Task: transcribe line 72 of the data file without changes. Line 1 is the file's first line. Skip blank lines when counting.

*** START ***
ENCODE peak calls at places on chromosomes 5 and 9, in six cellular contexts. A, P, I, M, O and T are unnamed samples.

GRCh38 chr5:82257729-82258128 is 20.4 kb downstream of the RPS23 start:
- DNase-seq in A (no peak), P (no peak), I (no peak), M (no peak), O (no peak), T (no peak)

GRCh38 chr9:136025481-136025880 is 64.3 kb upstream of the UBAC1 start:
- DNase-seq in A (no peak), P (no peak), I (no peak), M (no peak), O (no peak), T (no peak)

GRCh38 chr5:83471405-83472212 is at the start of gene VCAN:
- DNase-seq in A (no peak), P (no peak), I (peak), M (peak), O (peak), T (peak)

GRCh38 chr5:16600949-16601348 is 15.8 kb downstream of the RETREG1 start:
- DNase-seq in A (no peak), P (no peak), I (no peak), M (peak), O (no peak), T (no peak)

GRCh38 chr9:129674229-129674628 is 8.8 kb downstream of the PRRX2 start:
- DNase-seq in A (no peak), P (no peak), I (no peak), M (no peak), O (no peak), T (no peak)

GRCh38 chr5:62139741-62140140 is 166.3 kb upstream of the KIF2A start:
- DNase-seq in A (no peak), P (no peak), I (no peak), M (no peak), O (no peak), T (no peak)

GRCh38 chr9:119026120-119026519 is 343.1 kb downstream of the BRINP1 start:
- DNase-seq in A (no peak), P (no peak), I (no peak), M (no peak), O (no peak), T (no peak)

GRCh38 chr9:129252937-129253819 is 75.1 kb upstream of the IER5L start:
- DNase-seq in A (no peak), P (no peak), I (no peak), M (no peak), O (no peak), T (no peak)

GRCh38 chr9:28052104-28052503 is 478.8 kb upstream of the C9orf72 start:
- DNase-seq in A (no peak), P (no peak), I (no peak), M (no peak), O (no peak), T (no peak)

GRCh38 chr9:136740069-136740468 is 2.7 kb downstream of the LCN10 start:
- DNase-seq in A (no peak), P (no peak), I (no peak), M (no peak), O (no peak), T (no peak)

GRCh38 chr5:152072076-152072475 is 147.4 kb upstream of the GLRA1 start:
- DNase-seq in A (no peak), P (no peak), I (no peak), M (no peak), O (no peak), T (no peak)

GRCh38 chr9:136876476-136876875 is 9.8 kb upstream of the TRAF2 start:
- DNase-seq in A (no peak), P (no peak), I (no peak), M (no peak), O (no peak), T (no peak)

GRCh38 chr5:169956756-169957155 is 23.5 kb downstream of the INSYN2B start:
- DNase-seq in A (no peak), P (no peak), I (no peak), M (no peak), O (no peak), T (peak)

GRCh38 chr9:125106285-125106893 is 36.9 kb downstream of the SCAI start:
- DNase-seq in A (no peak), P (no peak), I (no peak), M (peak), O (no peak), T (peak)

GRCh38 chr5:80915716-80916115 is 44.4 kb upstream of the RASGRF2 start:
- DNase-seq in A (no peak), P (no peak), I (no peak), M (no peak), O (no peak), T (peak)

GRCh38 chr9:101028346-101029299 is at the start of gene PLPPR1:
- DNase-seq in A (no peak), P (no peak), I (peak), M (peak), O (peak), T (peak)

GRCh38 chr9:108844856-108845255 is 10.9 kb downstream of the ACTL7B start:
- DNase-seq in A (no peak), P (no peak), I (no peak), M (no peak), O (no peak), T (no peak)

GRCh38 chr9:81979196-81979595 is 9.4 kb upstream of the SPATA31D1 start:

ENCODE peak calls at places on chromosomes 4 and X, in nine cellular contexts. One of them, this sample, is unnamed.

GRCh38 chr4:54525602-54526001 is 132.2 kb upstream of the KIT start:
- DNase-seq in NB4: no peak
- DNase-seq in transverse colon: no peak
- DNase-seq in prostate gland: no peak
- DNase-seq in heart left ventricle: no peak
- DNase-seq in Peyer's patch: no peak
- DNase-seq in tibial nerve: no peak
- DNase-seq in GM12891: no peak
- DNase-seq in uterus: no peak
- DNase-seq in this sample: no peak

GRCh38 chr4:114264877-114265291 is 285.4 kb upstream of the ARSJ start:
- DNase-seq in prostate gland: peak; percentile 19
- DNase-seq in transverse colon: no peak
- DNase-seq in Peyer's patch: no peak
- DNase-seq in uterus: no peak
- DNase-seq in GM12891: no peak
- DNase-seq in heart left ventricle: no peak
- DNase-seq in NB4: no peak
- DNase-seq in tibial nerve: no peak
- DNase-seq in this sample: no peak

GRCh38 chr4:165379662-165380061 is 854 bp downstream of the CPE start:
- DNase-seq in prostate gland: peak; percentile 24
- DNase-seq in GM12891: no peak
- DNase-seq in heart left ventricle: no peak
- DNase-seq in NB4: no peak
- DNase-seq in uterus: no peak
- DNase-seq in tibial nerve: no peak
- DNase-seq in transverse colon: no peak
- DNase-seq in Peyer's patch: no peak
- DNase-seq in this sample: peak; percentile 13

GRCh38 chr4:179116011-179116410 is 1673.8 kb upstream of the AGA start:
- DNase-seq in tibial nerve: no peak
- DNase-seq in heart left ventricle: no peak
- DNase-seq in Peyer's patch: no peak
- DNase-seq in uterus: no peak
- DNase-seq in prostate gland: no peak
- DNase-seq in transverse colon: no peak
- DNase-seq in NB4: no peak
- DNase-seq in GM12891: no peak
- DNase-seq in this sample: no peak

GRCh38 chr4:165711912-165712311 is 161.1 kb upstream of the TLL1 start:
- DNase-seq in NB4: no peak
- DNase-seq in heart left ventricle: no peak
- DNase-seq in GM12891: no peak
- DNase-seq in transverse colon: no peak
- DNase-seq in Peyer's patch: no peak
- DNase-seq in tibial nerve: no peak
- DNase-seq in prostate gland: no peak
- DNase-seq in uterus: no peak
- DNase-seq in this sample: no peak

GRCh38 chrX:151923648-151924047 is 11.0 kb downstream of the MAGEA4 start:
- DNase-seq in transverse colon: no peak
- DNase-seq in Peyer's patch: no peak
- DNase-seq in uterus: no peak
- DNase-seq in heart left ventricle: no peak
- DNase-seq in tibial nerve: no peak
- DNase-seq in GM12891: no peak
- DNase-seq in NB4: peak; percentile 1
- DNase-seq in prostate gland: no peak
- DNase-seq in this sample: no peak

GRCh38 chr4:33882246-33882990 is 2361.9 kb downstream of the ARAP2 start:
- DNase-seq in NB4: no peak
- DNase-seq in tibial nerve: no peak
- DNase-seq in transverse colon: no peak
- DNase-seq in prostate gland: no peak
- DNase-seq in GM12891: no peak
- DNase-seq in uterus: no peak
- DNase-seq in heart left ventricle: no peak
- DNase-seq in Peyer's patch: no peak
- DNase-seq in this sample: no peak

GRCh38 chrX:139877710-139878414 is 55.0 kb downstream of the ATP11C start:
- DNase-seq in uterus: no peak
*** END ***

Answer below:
- DNase-seq in uterus: no peak